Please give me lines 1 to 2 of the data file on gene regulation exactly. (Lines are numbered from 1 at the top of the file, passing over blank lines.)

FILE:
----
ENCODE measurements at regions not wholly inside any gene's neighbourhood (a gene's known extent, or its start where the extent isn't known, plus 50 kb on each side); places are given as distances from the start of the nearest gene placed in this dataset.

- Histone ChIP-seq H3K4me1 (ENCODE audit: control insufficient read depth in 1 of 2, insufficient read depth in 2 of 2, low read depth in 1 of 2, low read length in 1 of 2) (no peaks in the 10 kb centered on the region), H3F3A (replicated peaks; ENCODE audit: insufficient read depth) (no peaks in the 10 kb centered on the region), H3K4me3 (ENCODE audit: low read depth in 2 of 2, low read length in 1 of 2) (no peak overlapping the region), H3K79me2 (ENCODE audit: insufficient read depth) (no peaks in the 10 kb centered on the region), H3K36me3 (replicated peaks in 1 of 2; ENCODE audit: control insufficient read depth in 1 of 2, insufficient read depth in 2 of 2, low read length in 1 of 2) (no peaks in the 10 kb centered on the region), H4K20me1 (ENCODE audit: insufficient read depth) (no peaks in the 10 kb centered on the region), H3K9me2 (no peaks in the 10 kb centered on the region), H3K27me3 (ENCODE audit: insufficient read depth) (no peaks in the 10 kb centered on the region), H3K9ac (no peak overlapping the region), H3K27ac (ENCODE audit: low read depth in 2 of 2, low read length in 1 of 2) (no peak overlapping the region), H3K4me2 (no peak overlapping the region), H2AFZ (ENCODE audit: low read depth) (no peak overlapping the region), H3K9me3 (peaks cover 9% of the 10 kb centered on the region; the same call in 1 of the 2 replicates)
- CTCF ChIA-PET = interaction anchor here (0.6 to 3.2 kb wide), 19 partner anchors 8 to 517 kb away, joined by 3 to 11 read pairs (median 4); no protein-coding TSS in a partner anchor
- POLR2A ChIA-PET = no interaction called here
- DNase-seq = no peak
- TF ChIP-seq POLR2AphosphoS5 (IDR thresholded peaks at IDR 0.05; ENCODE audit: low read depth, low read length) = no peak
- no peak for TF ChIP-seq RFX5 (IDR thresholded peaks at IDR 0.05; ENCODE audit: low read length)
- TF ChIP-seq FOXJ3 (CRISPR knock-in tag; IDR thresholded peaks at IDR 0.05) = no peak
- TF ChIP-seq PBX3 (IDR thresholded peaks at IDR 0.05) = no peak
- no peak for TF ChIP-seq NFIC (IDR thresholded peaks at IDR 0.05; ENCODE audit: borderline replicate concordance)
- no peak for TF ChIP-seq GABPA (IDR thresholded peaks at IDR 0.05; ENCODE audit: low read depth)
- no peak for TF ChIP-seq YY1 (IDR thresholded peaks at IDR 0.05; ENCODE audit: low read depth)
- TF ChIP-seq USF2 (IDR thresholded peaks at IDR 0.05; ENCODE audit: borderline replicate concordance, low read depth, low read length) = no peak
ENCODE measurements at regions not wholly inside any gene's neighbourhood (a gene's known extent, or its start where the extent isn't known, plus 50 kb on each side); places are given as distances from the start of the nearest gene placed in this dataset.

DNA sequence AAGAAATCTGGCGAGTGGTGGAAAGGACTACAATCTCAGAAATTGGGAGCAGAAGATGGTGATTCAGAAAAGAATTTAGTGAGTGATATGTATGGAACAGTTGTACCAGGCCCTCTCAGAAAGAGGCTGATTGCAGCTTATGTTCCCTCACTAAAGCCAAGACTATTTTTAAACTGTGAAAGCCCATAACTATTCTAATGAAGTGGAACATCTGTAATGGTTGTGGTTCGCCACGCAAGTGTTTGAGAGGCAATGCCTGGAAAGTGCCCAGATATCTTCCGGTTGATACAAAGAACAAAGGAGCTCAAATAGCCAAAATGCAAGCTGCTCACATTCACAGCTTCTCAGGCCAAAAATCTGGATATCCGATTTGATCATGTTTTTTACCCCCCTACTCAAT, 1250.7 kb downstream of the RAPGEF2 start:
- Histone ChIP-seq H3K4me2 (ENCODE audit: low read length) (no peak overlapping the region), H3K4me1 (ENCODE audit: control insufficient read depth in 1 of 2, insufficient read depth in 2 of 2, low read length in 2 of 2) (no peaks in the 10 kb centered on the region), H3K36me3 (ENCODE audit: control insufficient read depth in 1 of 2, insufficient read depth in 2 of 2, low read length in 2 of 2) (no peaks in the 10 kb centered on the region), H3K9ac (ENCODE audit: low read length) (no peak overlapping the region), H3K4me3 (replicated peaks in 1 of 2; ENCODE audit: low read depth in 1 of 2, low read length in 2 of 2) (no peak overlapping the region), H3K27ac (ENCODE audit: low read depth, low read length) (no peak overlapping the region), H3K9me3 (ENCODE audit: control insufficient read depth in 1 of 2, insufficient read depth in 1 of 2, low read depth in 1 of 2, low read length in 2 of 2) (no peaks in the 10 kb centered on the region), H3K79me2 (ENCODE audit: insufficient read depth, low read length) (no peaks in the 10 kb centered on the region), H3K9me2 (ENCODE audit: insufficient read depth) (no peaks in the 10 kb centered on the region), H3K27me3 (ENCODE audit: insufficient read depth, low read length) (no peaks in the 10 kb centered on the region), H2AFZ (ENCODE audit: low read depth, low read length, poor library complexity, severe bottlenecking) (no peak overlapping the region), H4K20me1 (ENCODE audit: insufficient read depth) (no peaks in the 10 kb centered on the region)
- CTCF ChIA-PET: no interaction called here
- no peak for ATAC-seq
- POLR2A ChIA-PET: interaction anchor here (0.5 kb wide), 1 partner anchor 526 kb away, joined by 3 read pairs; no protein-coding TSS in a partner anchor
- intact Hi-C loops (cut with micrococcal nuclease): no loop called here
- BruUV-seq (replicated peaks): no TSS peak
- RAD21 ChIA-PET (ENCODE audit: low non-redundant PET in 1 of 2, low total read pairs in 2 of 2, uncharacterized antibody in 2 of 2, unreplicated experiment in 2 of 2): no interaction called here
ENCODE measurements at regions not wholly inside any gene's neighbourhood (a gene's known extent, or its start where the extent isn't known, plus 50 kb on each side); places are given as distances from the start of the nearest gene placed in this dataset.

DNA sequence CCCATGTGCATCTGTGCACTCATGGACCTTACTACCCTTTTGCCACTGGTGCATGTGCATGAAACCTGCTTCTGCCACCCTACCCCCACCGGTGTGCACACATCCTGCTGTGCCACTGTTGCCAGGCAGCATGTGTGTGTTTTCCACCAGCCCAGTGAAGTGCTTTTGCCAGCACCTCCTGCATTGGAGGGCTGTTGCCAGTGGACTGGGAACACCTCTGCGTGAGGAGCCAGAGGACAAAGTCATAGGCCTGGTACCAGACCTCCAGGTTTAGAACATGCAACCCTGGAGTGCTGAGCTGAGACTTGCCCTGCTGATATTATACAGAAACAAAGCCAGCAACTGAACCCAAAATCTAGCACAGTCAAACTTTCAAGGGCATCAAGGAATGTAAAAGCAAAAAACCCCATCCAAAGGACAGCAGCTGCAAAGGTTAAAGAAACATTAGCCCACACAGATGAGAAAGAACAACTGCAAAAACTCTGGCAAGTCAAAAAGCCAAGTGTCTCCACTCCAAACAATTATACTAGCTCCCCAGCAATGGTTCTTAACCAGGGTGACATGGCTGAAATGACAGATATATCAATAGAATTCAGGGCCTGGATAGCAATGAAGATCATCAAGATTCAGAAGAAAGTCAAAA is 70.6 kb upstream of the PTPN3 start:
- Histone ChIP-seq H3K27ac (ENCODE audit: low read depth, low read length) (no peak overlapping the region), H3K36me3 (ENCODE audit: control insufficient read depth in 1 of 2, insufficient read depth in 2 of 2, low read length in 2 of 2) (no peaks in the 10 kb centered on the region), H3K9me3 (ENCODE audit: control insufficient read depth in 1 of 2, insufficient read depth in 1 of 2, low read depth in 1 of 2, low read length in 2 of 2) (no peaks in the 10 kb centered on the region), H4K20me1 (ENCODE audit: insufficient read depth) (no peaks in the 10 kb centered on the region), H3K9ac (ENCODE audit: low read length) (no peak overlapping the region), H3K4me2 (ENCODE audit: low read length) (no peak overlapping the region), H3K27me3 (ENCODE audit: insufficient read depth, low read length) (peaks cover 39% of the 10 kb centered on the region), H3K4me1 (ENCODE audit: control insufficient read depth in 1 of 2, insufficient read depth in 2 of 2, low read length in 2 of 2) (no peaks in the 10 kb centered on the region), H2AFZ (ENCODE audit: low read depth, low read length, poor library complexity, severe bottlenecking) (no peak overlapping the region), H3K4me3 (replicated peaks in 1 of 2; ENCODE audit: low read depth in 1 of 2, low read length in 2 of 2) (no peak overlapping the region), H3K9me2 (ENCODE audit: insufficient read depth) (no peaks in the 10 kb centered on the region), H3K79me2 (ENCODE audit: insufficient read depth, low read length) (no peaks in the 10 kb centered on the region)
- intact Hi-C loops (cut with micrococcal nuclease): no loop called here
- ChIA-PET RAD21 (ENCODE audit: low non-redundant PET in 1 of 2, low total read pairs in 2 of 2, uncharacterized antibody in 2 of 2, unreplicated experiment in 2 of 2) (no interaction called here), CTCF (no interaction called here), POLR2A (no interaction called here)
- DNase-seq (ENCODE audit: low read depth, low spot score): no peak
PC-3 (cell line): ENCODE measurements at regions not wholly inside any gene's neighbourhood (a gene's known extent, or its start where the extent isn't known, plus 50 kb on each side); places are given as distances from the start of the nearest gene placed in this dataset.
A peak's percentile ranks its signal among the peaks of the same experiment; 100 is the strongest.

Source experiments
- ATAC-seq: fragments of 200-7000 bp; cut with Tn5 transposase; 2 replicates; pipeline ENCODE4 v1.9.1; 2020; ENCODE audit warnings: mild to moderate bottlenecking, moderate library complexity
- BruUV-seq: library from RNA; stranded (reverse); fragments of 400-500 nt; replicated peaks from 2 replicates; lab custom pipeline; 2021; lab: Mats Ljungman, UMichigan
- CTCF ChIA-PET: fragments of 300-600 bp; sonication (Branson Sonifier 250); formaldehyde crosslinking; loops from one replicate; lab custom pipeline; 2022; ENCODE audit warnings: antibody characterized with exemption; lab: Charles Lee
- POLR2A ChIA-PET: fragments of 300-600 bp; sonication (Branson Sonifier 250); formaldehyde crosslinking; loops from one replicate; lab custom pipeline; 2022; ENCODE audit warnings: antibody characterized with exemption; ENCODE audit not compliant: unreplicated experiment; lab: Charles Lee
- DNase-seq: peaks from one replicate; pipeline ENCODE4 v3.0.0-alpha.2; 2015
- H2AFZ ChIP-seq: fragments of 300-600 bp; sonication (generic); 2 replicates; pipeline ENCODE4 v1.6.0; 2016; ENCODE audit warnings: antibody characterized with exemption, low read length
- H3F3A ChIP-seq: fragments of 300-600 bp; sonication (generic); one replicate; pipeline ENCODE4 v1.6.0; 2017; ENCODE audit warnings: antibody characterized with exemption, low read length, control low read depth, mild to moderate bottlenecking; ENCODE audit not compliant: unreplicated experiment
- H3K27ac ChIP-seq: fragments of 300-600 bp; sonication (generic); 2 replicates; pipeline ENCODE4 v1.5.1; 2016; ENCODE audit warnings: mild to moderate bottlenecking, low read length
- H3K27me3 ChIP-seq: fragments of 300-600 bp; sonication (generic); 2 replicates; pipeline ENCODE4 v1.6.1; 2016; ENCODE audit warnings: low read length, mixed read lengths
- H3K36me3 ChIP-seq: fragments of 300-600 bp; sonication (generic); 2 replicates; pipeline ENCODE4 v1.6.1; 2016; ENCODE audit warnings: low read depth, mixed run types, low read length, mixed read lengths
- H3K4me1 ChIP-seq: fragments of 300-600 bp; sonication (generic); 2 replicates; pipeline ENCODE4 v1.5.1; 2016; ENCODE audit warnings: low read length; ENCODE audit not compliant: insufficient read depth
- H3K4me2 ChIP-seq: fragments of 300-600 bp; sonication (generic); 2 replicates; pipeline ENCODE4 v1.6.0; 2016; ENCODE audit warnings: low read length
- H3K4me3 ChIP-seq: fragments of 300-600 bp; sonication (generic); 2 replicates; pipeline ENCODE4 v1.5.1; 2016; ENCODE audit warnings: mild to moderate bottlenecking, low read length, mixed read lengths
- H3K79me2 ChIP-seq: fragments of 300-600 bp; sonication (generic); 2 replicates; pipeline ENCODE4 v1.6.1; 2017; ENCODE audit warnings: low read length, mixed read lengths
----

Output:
ENCODE measurements at regions not wholly inside any gene's neighbourhood (a gene's known extent, or its start where the extent isn't known, plus 50 kb on each side); places are given as distances from the start of the nearest gene placed in this dataset.

- Histone ChIP-seq H3K4me1 (ENCODE audit: control insufficient read depth in 1 of 2, insufficient read depth in 2 of 2, low read depth in 1 of 2, low read length in 1 of 2) (no peaks in the 10 kb centered on the region), H3F3A (replicated peaks; ENCODE audit: insufficient read depth) (no peaks in the 10 kb centered on the region), H3K4me3 (ENCODE audit: low read depth in 2 of 2, low read length in 1 of 2) (no peak overlapping the region), H3K79me2 (ENCODE audit: insufficient read depth) (no peaks in the 10 kb centered on the region), H3K36me3 (replicated peaks in 1 of 2; ENCODE audit: control insufficient read depth in 1 of 2, insufficient read depth in 2 of 2, low read length in 1 of 2) (no peaks in the 10 kb centered on the region), H4K20me1 (ENCODE audit: insufficient read depth) (no peaks in the 10 kb centered on the region), H3K9me2 (no peaks in the 10 kb centered on the region), H3K27me3 (ENCODE audit: insufficient read depth) (no peaks in the 10 kb centered on the region), H3K9ac (no peak overlapping the region), H3K27ac (ENCODE audit: low read depth in 2 of 2, low read length in 1 of 2) (no peak overlapping the region), H3K4me2 (no peak overlapping the region), H2AFZ (ENCODE audit: low read depth) (no peak overlapping the region), H3K9me3 (peaks cover 9% of the 10 kb centered on the region; the same call in 1 of the 2 replicates)